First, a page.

Wellness in the Workplace

When working a job over an extended period of time, one that follows a monotonous, desk-bound, movement-limited routine, people undergo a bodily evolution that leads to docility and depleted muscle retention. According to Dr. James A. Levine of the Mayo Clinic, sitting too much throughout a day has been linked to obesity, increases in blood pressure, high blood sugar, excess body fat around the waist, and irregular cholesterol levels. What makes the risks associated with too much sitting even more of a legitimate matter to consider is the fact that even with regular physical activity in a weekly routine, research suggests that even then, it is STILL difficult to stagger the risk. There are ways, however, to combat these risks and break up the sitting streaks that last for hours on end in a typical work day.

Get Moving in the Workplace

Practitioners at the Mayo Clinic have helped to develop a simple, in-office stretching routine that helps promotes blood flow, digestive fluidity, muscular function, and alertness. The first movement one can do in the stillness of an office workplace is the ‘Shoulder Stretch’: simply place a hand under the opposite elbow, pulling that arm across the chest towards the opposite shoulder, and holding for thirty seconds. Repeat three times over on each arm.

The next exercise, especially applicable for those who may stare at a computer screen all day, is called ‘Neck Circles’: begin by tucking the chin as tightly as possible to the top of the chest, then slowly rotating clockwise, and then counterclockwise. The revolution of the neck rotation should take no less than thirty seconds, and be accompanied by deep controlled breathing technique.

To loosen the often-tight lumbar area, sit upright in your chair at your desk, then, while interlocking your hands behind the back of your knee, bring the leg in the bent position as close to the chest as possible. Hold for thirty seconds and then repeat on the other leg.

Healthy Eating in the Workplace

Another commonly occurring health liability in everyday routine is the diet most people maintain at work. While the brain is in a state of isolated concentration for hours on end, it can be easy to forget to drink any water or even consume a single wholesome meal. To combat the dehydration and malnourishment that most people unknowingly experience in a day, bring a reusable water bottle to work with a preset consumption goal in mind. An example of a feasible consumption goal would be to drink an entire gallon of water spanning the course of a day, or to make sure to eat healthy snacks in between meals, like celery and peanut butter, or a handful of almonds, or an apple.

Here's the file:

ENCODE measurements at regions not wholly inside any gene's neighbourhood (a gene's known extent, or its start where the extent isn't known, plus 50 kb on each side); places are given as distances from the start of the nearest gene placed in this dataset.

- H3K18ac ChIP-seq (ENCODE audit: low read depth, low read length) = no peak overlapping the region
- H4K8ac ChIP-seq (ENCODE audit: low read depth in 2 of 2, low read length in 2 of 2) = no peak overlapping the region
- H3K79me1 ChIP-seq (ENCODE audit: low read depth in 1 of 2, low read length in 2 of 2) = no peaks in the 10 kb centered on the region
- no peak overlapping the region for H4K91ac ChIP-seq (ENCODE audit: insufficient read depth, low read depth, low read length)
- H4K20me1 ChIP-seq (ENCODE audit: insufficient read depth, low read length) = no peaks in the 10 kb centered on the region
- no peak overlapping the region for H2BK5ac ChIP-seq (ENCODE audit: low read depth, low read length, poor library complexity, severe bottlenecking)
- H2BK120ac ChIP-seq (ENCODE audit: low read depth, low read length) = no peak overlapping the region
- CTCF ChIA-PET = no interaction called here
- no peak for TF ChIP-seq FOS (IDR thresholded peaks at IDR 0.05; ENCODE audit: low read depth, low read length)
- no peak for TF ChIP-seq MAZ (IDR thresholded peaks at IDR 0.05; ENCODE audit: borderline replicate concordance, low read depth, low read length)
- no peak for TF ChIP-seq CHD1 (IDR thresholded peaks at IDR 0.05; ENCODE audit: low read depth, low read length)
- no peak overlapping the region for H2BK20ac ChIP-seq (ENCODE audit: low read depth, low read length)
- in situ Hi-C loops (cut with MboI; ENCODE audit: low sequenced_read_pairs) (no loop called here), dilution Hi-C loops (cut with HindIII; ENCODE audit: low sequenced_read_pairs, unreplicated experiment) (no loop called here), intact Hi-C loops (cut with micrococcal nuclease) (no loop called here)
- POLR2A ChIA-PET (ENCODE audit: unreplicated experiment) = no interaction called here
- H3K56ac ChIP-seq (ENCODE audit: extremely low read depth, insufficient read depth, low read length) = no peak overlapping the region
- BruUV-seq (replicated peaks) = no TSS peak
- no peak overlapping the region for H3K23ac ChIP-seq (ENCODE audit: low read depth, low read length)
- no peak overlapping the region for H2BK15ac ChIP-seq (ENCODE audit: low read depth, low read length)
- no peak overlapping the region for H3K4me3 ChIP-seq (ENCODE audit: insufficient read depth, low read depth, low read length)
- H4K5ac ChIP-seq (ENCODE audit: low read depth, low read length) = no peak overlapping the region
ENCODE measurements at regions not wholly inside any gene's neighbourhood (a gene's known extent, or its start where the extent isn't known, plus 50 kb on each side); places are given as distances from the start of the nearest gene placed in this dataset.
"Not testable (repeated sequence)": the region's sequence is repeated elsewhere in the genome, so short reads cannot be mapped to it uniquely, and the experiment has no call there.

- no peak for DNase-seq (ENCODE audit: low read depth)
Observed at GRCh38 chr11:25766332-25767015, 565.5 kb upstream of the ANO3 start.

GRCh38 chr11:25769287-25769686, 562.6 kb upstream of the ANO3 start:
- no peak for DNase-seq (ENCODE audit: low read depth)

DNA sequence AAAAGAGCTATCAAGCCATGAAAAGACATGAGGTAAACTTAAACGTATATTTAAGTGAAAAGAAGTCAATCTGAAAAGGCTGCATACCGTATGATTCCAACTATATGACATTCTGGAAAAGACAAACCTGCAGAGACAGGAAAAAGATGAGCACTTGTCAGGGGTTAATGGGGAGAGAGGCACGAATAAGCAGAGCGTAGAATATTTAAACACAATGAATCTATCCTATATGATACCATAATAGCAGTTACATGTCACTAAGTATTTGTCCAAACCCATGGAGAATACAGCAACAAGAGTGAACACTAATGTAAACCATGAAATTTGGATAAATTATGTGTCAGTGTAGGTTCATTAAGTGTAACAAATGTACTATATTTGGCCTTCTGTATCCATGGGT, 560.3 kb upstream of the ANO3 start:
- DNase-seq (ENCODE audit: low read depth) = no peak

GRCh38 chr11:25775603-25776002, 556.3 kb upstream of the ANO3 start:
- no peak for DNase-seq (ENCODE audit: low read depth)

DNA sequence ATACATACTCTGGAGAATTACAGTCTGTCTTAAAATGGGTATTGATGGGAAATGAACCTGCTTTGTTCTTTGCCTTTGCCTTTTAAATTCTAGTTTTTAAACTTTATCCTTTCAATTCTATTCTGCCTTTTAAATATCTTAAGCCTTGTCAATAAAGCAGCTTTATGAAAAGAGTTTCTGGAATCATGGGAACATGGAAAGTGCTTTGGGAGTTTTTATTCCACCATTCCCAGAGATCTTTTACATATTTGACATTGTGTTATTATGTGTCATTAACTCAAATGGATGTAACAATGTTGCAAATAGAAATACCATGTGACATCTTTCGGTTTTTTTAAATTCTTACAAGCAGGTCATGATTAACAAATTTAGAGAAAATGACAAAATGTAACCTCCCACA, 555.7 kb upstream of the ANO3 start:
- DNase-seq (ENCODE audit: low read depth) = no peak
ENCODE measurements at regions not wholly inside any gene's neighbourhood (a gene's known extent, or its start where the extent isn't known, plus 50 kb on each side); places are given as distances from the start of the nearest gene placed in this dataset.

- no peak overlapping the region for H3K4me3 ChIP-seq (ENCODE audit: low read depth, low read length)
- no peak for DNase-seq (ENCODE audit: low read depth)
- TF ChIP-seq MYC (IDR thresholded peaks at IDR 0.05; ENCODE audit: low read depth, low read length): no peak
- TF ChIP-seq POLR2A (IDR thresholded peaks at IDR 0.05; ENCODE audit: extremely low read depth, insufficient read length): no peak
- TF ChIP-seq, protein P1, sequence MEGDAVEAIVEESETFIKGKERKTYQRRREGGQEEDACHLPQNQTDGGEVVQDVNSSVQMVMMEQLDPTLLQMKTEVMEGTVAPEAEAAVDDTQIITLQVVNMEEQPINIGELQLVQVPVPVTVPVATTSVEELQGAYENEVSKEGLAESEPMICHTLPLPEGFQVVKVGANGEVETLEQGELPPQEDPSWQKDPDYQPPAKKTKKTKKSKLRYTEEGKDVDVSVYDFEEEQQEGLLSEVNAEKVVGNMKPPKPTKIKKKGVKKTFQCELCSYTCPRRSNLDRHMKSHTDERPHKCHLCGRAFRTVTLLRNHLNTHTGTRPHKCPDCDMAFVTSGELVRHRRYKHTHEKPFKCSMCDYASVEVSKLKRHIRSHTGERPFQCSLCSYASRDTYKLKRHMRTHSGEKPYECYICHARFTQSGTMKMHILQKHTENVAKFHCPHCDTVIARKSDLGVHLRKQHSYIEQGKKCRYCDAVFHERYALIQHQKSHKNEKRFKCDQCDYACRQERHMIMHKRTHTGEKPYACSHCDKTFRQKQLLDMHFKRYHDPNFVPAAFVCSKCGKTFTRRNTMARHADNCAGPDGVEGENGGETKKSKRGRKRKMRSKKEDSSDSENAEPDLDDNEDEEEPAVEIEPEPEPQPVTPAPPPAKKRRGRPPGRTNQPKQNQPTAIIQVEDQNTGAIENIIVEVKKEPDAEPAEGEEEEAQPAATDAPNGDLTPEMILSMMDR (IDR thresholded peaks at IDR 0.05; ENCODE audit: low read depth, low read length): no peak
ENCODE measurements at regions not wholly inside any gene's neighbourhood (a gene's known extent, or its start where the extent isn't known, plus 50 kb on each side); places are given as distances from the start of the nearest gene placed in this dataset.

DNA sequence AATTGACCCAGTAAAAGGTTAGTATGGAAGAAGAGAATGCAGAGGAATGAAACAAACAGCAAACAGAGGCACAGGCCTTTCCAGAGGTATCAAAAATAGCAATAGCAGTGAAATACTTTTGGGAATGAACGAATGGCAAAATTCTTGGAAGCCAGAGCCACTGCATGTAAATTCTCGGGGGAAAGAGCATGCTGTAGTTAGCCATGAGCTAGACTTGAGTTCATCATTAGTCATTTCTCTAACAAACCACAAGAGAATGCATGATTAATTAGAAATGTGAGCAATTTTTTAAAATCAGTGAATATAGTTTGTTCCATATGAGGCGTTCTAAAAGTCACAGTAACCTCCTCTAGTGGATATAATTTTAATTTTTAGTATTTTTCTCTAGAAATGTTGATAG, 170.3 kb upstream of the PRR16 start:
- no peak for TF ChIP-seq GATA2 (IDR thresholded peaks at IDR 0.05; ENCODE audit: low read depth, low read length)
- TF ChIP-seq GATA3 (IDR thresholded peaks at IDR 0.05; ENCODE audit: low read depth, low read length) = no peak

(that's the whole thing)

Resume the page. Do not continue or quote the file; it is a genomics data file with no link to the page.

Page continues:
By telling yourself at the beginning of a day that these small, attainable health goals must be reached daily, new habits will begin to replace the previously existent unhealthy routine. Maintaining a stable rostrum of internal will is also an important factor while trying to improve workplace wellness; common health liabilities that are frequently found in the workplace are donuts, canned sodas, synthetically altered snacks, fast food via means of catering, and, yes, even excessive coffee consumption. It is important to find replacement for all of these vices that your brain deems just as valuable and satisfying. While that may sound difficult, it will only take a marginal period of dedicated time to replace old habits and infatuations with more progressive and healthier tendencies.

Reference: Levine, J. A. (2105, September 4). What are the risks of sitting too much? Retrieved April 30, 2016, from http://www.mayoclinic.org/healthy-lifestyle/adult-health/expert-answers/sitting/faq-20058005

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